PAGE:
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A System For Running Pain Free


A System For Running Pain Free

Running Pain Free

Tips Beyond The Shoes and Miles

Running seems easy enough, right?  After all, it’s just a slightly faster version of the walking we’ve done since we were toddlers!  So, if you want to be better at running, all you need to do is run a lot and get mentally tough...


The reality is, running is very complex and requires the coordination of every muscle group in our body.  Therefore, training all of these systems to work together in an efficient manner is a must in order to reduce the risk of over use injuries.

Here are 5 tips to include in your routine to ensure you can run for longer periods of time without hurting yourself.

1)      Strength Training

This is a HUGE gap in the training for most runners.  You may not think you need to squat and deadlift to run properly, but the body needs lots of strength to maintain proper hip and spinal alignment, especially when fatigue sets in.  The more strength you can develop in the hips, back, and core, the more stable you will be throughout your run.  

*Because running is essentially one set of several thousand reps, it’s a good idea to stay away from higher reps in your strength training.  1 -2 days a week and 5 sets of 5 reps is a good start.

              Suggested Drills: Squats, Deadlifts, Reverse Lunges

2)      Balance

When I’m assessing a runner and I hear, “I have terrible balance”, I make sure they realize that running just one long session of balance. You can easily spend 80% of a run on 1 foot; if you can’t balance on 1 foot for 10 seconds at rest, you are a ticking time bomb for injury.  Not only do you need good balance, but you need strength on one leg.  My favorite drill for improving your hip strength, balance, and coordination is the single leg dead lift.  Here is Video explaining this in detail.

              Other Suggested Drills: Single Leg Dead Lifts, Box Step Ups, Shrimp Squats


3)      Core Isometrics

Contrary to popular belief, isometrics like planks are best used as breathing coordination drills. This means you must be able to contract the core while not holding your breath.  Breath holding and shallow breathing will drain your energy while running, and a loose core will put your back and knees at risk.  Therefore, to knock out two birds with one stone, practice these core Isometrics while maintaining good breathing patterns.

In the context of your running routine, perform these drills 2-3 times a week at least.  Doing prior to your run after your stretching is ideal. *Yes, my hair was terrible...

4)      Warm up properly

Simply stretching your calves for 2 minutes is not a sufficient warm up for something as complex as running.  Stretching should be part of the warm up, but you should also warm up the core and pelvic stability muscles.  Here is a good example of a 5 min warm up routine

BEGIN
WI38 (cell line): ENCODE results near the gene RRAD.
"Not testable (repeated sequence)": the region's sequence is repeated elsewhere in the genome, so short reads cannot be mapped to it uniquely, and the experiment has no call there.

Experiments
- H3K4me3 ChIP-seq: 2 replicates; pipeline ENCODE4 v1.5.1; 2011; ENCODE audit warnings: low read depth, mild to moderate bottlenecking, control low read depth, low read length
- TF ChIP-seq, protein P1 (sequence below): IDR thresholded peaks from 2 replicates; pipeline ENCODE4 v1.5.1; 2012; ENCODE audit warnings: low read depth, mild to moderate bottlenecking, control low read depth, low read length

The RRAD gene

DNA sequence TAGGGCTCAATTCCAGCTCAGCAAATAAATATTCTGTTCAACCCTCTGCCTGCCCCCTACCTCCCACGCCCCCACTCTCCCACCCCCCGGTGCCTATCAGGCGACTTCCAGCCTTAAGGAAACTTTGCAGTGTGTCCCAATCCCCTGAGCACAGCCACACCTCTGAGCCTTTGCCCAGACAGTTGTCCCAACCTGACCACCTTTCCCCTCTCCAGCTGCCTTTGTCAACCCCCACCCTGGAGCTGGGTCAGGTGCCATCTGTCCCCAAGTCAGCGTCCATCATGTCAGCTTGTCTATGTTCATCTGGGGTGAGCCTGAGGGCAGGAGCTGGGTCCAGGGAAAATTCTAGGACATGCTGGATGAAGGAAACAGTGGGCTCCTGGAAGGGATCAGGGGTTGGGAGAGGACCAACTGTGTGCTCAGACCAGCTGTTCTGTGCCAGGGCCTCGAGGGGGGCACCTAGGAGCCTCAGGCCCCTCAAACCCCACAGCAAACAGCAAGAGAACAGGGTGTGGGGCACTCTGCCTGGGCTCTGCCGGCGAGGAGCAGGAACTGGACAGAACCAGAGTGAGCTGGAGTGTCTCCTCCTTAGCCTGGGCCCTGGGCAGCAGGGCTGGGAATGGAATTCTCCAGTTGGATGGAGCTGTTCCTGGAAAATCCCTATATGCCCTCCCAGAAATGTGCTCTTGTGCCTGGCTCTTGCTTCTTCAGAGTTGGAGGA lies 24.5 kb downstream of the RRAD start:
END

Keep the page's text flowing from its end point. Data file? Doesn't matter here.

2 min of active stretch for the hip flexors (1 min each side)

              30 seconds of active stretch for each calf

              1 min of core/ glute activation with drills like the deadbug and glute bridge (*focus on proper breathing!)

               10 rear elevated split squats each leg. *Move slow and focus on your balance and hip power

5)      Active recovery

“Rest days” should NOT equal “do nothing days”.  On days you don’t run, you need be helping the tissues heal by foam rolling, cold showers, sauna sessions, massage therapy, etc.  You should also be allowing the nervous system to rest by sleeping properly and staying away from cardio as a whole.  These active recovery sessions are great days to practice balance and core coordination drills like chops and lifts and other core drills like shown in this video.

Active recovery is essential to decreasing risk of injury. Aside from tips to accelerate healing (foam rolling, cold/heat exposure, massage, ect), active recovery days are good days to include drills to focus on commonly neglected areas.

As you can see, there is much more to running than "right foot, left foot, right foot" 10,000 times in a row. Saying, "I don't have time for all this extra stuff" is an injury sentence, period.  You will not meet a single top level competitor that has a narrow training regiment, becasue if they did, they would've been hurt long before they were able to achieve success. 

Injury Risk can never be completely eliminated with any sport, but when it comes to running, following these tips will allow you to enjoy a long, successful running career and all the wonderful health benefits that comes with it with a much lower risk of those nagging injuries!